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This is another area of special interest in Neurological Surgery which utilizes highly refined microsurgical dissection and manipulation techniques that are primarily used to address blood vessel problems inside the Skull, Spinal Column, Brain and /or Spinal Cord.

Special skills are required to utilize these techniques. In all of these instances, the Neurosurgeon is using a sophisticated Neurosurgical Operating Microscope to magnify vision, as well as delicate instruments designed specifically for this type of endeavor.

Microvascular Neurosurgical Operations that address blood vessel problems include those that are conducted for:

  1. Microvascular Decompression Operations (MVD)

    Trigeminal and Glossopharyngeal Neuralgias as well as Hemifacial Spasm. In these conditions, cerebral arteries and/or their branches impinge upon one or more of the specialized Cranial Nerves that enter or emerge from the Brain Stem. As they beat synchronously with the heart, they tend to wear out a portion of the insulating material (Myelin) of these nerves resulting in a "short circuit" and the symptoms of each of these afflictions. Using Microvascular Decompression (MVD) Techniques the Neurosurgeon is able to reposition the offending vessel while placing some form of permanent padding to retain the vessel in a new and transposed position relative to its previous noxious one.

    Figure 1: Operative Photo Left Retromastoid "Keyhole" Craniectomy for Trigeminal Neuralgia.

    Superior Cerebellar Artery (Upper Slender Arrows)

    Compare the Artery to Figure 2 below.

    The Left Trigeminal Nerve root entry Zone (Lower Broad Arrow) is compressed by a tortuous and redundant Superior Cerebellar Artery.

    Figure 2: Operative Photo Microvascular decompression (MVD) of the Left Trigeminal Nerve (Same patient as Figure 1).

    The Superior Cerebellar Artery (Upper Left Arrow) has been transposed and held in the new position by a permanently implanted Ivalon sponge (Lower Left Arrow).

  2. Skull Base Tumors

    Skull Base Tumors are tumors that involve the bone in the region of the Base of the Skull and often have an intimate relationship with delicate and vital structures (Cranial Nerves, Cerebral Arteries and Veins) which must be preserved both anatomically and functionally in order to have a fully satisfactory outcome. The Microvascular Neurosurgeon's special dissection techniques are often invaluable when addressing these difficult circumstances.

    Figure 3A (Left): MRI Scan (Sagittal View-Gadolinium enhanced) of a large Anterior Cranial Fossa SKULL BASE TUMOR that extends into the Posterior Cranial Fossa and involves multiple vital arteries at the Skull Base.

    Figure 3B (Right): MRI Scan (Coronal View) of the same patient. The tumor involves both Frontal Lobes of the Brain and both Orbits as well as major vessels such as both Anterior Cerebral and Internal Carotid Arteries and their branches.

    Microvascular dissection principles and techniques reduce the risk of injury to the vital structures in this area.

  3. Intracranial Arterial Reconstruction

    Microvascular techniques are utilized in order to prevent Strokes from occurring in patients with certain types of Obstructive Cerebrovascular conditions that do not respond to other therapies. Examples of this include extensive multivessel atherosclerosis (hardening of the arteries) that results in decreased blood supply to the Brain. An example of this is Extracranial to Intracranial Arterial Bypass Grafting as illustrated in Figures 5 through 8.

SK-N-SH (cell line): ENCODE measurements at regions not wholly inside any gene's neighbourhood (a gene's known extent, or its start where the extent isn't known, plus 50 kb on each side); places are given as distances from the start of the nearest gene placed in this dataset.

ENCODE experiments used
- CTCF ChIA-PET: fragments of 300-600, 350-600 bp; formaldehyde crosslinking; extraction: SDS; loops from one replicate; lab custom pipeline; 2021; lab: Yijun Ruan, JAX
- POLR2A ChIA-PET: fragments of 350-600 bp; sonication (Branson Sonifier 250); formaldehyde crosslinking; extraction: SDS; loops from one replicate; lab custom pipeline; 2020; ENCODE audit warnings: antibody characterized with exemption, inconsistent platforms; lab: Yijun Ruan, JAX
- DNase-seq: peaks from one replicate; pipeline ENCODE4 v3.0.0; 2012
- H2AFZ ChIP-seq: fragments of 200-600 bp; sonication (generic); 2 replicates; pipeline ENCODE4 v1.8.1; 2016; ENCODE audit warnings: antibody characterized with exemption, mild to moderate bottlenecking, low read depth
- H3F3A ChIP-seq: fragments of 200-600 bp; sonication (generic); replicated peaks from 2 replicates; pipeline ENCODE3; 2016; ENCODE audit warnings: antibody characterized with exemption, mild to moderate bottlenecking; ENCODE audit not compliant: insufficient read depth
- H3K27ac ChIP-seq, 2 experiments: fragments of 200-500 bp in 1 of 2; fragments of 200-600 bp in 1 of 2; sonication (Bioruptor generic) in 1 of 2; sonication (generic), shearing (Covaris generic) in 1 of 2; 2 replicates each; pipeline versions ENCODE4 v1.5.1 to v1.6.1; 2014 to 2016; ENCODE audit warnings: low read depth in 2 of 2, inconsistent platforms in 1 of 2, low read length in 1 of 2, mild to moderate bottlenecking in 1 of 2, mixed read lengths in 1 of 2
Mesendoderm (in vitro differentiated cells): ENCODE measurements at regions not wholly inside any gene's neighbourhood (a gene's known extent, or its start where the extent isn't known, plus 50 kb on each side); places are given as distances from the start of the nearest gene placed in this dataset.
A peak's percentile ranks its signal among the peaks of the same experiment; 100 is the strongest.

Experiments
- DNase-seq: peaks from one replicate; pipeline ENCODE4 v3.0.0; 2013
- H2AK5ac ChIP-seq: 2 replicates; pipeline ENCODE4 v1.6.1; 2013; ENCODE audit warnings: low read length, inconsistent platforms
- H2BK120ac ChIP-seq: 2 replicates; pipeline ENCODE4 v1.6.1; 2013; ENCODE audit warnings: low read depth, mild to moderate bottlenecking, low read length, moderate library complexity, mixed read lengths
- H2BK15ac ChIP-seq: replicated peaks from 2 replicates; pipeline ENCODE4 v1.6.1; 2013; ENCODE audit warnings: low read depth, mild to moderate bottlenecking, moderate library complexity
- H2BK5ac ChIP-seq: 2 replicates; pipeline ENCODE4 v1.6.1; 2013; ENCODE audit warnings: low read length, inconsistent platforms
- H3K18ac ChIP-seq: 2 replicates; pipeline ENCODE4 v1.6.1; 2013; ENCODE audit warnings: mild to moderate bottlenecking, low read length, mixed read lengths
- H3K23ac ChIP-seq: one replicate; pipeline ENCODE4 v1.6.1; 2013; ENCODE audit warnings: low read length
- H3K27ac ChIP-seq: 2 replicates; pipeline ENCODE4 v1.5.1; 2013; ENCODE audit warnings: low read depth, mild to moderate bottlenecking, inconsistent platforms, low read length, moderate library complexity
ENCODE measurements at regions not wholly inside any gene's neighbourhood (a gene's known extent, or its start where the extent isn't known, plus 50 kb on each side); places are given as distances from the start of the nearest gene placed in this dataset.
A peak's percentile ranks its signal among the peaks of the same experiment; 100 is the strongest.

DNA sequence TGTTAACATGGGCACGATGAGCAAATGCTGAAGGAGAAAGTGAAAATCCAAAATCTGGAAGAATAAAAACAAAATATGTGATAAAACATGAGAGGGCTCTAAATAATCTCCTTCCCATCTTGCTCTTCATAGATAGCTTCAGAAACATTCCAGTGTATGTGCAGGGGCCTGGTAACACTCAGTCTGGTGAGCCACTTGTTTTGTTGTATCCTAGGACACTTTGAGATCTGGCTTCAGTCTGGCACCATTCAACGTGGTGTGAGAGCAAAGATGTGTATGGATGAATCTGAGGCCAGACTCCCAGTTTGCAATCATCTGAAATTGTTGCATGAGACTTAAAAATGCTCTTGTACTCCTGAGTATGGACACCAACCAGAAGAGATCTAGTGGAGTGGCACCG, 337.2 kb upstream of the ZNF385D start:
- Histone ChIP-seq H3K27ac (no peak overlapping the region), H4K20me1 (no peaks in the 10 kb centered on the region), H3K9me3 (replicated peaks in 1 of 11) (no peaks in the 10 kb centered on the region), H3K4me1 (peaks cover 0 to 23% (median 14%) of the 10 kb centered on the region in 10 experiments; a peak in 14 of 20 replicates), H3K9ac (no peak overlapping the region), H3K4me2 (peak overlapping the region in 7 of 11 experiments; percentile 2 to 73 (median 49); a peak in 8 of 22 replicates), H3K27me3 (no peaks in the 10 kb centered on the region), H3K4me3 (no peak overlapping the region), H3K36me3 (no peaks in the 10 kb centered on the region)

These operations are referred to as Cerebral Revascularization (or Extracranial-Intracranial [EC-IC] Bypass Graft). Patients requiring the reconstruction of the arterial blood supply to their Brain (either to deal with an obstructive blood vessel problem that would lead to Stroke, or where tumor removal requires the sacrifice of a major cerebral artery) will understand the requirement to have a Neurosurgeon with special skills, knowledge and expertise to undertake this extremely delicate task.

    Several techniques are available including the repair and or bypass of larger vessels such as the Intracranial Internal Carotid Artery as well as bypass of somewhat smaller caliber arteries such as the Middle Cerebral Artery. Figures 5, 6 & 7 concern a "large" vessel bypass graft using a vein graft technique to create a "new" Carotid Artery. Figures 8 A & B concern the creation of a smaller vessel bypass graft using a scalp artery (the Superficial Temporal Artery) to supply the Brain's Middle Cerebral Artery blood requirements.

    Figure 5: Diagram of Extracranial to Intracranial Carotid Artery Bypass Graft.

    This technique is used to bypass a major obstruction in the Carotid Artery where conventional treatments are not appropriate.

    A vein, harvested from the patient's leg, is inserted between the Carotid Artery in the neck (Arrow) and passed under the skin to enter the skull cavity where it is sutured to the Intracranial Carotid Artery.

    NOTE: The concepts and techniques described in this section were initially elaborated in: "Microsurgical Cerebral Revascularization: Concepts and Practice. Surgical Neurology 1:355-359, 1973. (Lazar, M.L., and Clark, W.K.)

    Figure 6: Post-operative Cerebral Angiogram of an Extracranial to Intracranial (EC-IC) Carotid Artery Bypass Graft.

    A vein graft (Broad Arrow) has been sutured in place from the Right Common Carotid Artery in the neck and brought in through a Craniotomy and sewn to the Intracranial Carotid Artery. This "new" vessel" now supplies the ENTIRE Right and Left Anterior & Middle Cerebral Artery distribution.

    This patient had a high grade obstruction of his Left Carotid Artery at the Carotid Siphon with Complete Occlusion of his EXTRACRANIAL Right Carotid Artery. Post-operatively the patient was found to have experienced an ASSYMPTOMATIC complete occlusion of the Left Carotid Artery with the "new" Bypass Graft supplying the Anterior and Middle Cerebral Arterial Circulation to BOTH Cerebral Hemispheres (Small Arrows.)